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Weight Training & Weight Lifting Exercises

Chest Training Weight Lifting Exercises

If you study myths and legends or popular folklore, you'll notice a strong chest was
representative of virility and heroism. A powerful chest is something everybody recognizes.

Almost anybody can improve his/her chest by lifting weights with only the smallest bit of know-
how. Now, we show you how you can be successful at building a strong chest with these weight
lifting exercises.

The Chest Weight Lifting Exercises


• Incline dumbbell presses
• Flat dumbbell presses
• Incline dumbbell flyes

Incline Dumbbell Presses

#1 Incline Dumbbell Presses


For developing your upper pecs, put the weight training bench at a 25- to 30-degree angle; that's
where you'll get the maximum weight lifting emphasis. Lift the weight to shoulder level, keeping
your upper arms parallel to the ground and your elbows at about 90 degrees.
The Weight Training Exercise: Follow a triangular motion as you are lifting weights. The
weights should meet at the midline of your body above your chest and shoulders. Visualize a
smooth weight lifting motion, and focus on the "squeeze" of the chest. Lower the weight more
slowly than you lift it. Accentuating the eccentric (or lowering) phase will enhance your weight
lifting strength and coordination.

Caution: Don't push the weight out over your stomach or behind your head. Keep it vertical.

#2 Flat Dumbbell Presses


The Weight Training Exercise: Start lifting weights with your upper arms parallel to the
ground, and keep your wrists tight and straight. Move the weights upward in a smooth triangular
motion until they meet above the center line of your body. Follow this same path down until your
upper arms are slightly below parallel to the ground. Never move too fast during the weight
lifting exercise; stay in control and focus on proper form.

Caution: Don't lift your head or your shoulders off the bench.

Incline Dumbbell Flyes

#3 Incline Dumbbell Flyes


Set your incline bench at a 25- to 30-degree angle, and start in the same position you used with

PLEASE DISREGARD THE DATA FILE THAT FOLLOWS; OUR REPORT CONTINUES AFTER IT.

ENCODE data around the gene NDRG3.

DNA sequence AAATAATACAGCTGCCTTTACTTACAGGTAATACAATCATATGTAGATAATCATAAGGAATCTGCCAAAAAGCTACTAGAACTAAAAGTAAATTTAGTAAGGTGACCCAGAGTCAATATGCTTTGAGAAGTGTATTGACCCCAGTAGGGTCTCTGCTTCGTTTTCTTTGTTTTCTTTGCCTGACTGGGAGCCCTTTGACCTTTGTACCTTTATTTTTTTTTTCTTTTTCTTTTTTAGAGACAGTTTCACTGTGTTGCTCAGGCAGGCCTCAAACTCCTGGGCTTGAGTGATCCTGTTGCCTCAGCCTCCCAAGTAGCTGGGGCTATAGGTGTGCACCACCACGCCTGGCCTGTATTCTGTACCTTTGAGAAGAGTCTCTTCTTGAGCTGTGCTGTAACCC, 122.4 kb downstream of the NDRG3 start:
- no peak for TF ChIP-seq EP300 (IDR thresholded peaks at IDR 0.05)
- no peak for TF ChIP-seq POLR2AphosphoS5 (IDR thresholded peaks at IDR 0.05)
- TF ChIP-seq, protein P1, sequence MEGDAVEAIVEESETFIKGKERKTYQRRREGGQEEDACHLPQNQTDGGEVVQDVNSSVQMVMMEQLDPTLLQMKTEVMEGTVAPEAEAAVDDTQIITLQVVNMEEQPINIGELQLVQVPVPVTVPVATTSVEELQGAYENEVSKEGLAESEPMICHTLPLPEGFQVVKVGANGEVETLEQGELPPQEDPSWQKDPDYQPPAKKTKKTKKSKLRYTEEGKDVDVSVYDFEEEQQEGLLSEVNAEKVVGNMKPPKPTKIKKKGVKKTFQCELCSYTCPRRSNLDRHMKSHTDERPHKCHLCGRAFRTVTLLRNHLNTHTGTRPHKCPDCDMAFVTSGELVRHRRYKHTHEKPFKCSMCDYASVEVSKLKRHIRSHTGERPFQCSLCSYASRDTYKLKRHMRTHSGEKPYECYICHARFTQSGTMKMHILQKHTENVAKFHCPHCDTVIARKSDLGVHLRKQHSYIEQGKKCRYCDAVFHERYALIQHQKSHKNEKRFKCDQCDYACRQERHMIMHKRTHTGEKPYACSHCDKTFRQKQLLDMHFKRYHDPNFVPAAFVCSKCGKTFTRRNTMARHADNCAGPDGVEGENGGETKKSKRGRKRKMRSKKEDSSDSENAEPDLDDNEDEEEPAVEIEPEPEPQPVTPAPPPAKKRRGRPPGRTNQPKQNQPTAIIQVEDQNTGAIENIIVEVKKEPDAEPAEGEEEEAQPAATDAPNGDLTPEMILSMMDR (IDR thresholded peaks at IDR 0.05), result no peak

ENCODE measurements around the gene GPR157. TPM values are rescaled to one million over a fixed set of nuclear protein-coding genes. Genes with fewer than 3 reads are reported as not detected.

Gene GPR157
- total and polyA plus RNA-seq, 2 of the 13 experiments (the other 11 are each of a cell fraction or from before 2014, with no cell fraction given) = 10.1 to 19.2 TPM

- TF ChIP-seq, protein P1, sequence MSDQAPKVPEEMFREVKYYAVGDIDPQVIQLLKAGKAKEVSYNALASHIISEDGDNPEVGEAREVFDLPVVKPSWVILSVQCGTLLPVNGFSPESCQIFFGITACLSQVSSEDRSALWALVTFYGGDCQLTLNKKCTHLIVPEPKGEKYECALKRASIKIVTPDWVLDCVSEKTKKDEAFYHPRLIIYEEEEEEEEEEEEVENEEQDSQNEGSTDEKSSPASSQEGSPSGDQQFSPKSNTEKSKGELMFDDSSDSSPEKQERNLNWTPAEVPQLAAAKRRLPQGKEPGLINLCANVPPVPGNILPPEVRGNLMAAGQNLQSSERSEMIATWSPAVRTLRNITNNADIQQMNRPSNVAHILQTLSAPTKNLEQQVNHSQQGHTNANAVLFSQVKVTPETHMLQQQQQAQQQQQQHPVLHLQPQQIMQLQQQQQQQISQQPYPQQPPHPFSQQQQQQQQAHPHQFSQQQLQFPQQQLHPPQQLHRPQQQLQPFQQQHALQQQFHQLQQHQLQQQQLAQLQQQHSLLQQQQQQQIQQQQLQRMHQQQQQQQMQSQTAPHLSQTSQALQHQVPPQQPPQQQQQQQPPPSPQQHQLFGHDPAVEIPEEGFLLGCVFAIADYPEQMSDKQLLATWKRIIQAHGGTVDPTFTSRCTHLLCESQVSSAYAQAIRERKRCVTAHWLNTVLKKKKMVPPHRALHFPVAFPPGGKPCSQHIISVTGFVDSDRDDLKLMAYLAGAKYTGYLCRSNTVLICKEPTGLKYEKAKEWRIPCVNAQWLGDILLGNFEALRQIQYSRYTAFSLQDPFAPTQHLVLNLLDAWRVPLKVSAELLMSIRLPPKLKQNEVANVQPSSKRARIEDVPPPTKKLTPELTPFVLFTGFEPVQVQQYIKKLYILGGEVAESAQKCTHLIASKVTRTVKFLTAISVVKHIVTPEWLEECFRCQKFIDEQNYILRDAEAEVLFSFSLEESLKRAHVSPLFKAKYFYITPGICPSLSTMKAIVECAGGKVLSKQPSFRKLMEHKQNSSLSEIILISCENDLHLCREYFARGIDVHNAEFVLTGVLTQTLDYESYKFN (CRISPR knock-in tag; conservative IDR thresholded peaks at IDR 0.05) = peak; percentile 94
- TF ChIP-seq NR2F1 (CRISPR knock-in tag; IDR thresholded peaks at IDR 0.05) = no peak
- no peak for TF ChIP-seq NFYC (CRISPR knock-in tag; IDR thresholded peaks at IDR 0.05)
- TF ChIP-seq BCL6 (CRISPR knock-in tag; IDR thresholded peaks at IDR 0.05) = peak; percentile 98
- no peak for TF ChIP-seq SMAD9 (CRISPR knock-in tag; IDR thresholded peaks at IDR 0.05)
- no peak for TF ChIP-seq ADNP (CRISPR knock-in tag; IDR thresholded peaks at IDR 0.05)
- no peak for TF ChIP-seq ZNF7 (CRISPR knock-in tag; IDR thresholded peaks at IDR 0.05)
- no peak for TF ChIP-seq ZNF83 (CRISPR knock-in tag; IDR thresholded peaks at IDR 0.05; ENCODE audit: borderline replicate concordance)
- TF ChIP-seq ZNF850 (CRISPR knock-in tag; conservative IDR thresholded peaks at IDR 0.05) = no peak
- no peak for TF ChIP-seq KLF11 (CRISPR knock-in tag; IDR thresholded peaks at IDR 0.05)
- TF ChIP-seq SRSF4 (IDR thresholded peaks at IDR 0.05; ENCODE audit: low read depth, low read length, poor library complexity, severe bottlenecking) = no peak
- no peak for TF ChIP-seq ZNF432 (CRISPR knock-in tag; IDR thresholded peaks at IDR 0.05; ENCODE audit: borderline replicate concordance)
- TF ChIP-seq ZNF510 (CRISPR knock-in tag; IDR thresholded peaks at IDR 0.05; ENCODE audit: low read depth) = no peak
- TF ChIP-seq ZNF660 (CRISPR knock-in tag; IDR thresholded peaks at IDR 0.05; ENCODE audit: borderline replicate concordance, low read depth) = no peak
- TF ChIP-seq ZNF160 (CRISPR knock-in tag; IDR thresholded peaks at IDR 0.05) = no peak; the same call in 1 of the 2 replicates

the incline dumbbell presses.

The Weight Training Exercise: Use a grip with your palms facing each other. As you raise the
weight, try to follow a triangular motion, but this time put an arc into it. Your arms will arch
down and out and then up and in. Make sure this weight lifting motion goes directly against
gravity, not out over your stomach.
Weight Training & Weight Lifting Exercises

Abdominal Training and Ab Exercises

Developing a washboard set of abs takes more than just spending a few minutes a day on some
trendy ab cruncher. Like any other muscle group, your midsection needs to be trained in
accordance with the proper principles of resistance exercise.

The Ab Workout
• Crunches
• Reverse crunches

#1 Crunches
Lie flat on your back with your feet flat on the ground or on a "sit-up board." Cross your hands
and place them on your upper chest. Keep your head and neck stable.

The Exercise: You should visualize the rib cage being drawn down and in toward the pelvis
when the abdominals contract. Both the contraction and the eccentric (i.e., lowering) phase
should be slow and precise.

Caution: Don't put your hands behind your head. This leads to poor form and possible injury.
Reverse Crunches

#2 Reverse Crunches
Lie on your back on a flat or slightly inclined bench, and grab the top of the bench. Bend your
knees, so your thighs are perpendicular to the floor over your hips. Keep your knees and your
feet close together to reduce unnecessary motion.

The Exercise: Slowly contract the abdominals, focusing on a bringing the pelvis up and in
toward your rib cage. Let the abs do the work. Lower the pelvis to its starting position,
maintaining constant tension on the abs.

Caution: Don't perform this exercise quickly; excess momentum can cause you to lose proper
form and may lead to lower back injury.

Weight Training & Weight Lifting Exercises

Back Muscles Weight Lifting Exercises


A lot of guys don't like to train their backs since they can't really see them being worked. But the